The companies who helped develop what we now know as the Ivy League look are also given their full credit throughout Ivy Style. While Brooks Brothers is listed on the back of the program as a sponsor, Gant has bits of ephemera (advertisements, fabric swatches) scattered about, and there’s an Arrow Oxford shirt autographed by the entire 1933 Harvard varsity football squad. Richard Press, grandson of J. Press (the other original Ivy League menswear company still in operation) founder Jacobi Press, was brought on to help consult on the exhibit’s curation.
Sadly, not much attention is paid to the tailors and companies who once dotted the main streets along Ivy League campuses. Maybe that’s due to FIT’s inability to properly acquire the pieces to put on display, but it almost comes off as if there was a group of five or six stores exclusively located around Yale and Harvard, when in that isn’t at all the case: haberdasheries, shoe makers and other custom suit makers are forgotten, and it lends an air of brand obsession to Ivy Style.
Ivy Style is a lovingly put together exhibition with clever set pieces, like a raccoon fur coat from the late 1920s, donated by former ambassador and old Bush family friend Joseph Verner Reed, that would make a 1970s pimp weep with jealous envy. Other interesting items include a Madras jacket made by Chipp in the early 1970s that looks like it belongs on the set of Joseph and the Amazing Technicolor Dreamcoat. Yet the show fails to encompass the look’s few developments: namely its contemporary manifestations and broad appeal beyond white, upper-class America. It fails to properly give credit to the Jewish tailors and business owners (the Press family, Fenn-Feinstein, Rosenberg’s and many more leading up to Ralph Lauren and the creators of Gant), and hardly touches upon the popularity of the look in Japan, save for a copy of the 1965 Japanese photography book, Take Ivy (the book’s cult popularity led to a recent reissue).
But the exhibition’s greatest error is neglecting the reciprocal relationship between Ivy Style and African-American fashion for over half of the last century.
The Ivy Style book smartly dedicates a chapter to jazz musicians like Miles Davis, John Coltrane, and their contemporaries who adopted the Ivy look to lend an air of intellectualism to music that already had no problem being cool. The show offers hardly a morsel on this connection, a disappointing omission to say the least. It also fails to highlight the fact that brands like Tommy Hilfiger owe much of their success to the fact that Hilfiger’s Ivy-influenced clothes were so embraced by young African-Americans in the 1990s, and that connection continues to this day with blogs like Street Etiquette to Andre 3000 sporting sweater vests and bowties and Pharrell’s love of pink Polo shirts.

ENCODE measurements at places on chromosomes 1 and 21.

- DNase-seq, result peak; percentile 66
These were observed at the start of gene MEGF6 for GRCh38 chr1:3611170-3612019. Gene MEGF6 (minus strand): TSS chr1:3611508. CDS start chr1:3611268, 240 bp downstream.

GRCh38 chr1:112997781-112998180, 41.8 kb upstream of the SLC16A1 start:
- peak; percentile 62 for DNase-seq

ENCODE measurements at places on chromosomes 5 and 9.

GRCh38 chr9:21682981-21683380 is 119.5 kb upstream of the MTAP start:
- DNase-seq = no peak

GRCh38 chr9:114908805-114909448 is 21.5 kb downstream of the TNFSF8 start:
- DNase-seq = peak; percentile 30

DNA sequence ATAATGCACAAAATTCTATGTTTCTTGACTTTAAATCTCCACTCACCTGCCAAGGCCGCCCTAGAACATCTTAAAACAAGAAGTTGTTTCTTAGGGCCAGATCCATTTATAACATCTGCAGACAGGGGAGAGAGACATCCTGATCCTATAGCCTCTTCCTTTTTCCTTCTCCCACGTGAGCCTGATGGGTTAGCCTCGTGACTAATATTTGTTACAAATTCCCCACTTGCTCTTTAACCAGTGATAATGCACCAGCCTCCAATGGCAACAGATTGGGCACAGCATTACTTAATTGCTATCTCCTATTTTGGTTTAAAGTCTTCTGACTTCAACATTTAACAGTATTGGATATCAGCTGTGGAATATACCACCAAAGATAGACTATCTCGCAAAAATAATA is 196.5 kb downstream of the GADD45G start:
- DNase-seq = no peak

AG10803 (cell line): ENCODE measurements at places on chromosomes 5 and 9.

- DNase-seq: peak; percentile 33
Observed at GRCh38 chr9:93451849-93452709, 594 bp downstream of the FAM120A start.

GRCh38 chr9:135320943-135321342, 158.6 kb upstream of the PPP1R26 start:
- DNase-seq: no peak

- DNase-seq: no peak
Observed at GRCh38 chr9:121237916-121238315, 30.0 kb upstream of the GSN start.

The closest the exhibition gets to broaching the subject of diversity are two Thom Browne pieces, one that displays a sensibility informed by Ivy and mixed with high fashion (read: metal spikes on blazers. Preppy mixed with fetish wear. See a bunch of them here), and another from his 2012 autumn/winter collection that looks like a Blue Meanie dyed grey, but is instead Browne’s high fashion interpretation of a varsity football player from the 1940s.
The look is smart; the people who wear and love the clothes have usually been as well (or at least pretended to be so), but it is also the look of the American upper crust. A look that has been adapted and advanced by people who were once not allowed to go to school in the campuses the look came of age on. The least the people behind the exhibit could have done was have faith that their audiences would want an honest representation of the culture and not a catalogue of its most identifiable wears. Ivy Style’s biggest problem is that it romanticizes the old boy’s club many associate the style with. FIT missed out on a great opportunity to show how a very American look has evolved, and in some small way, show how America itself has evolved.
'Ivy Style' is on view at The Museum at FIT through Jan. 5, 2013.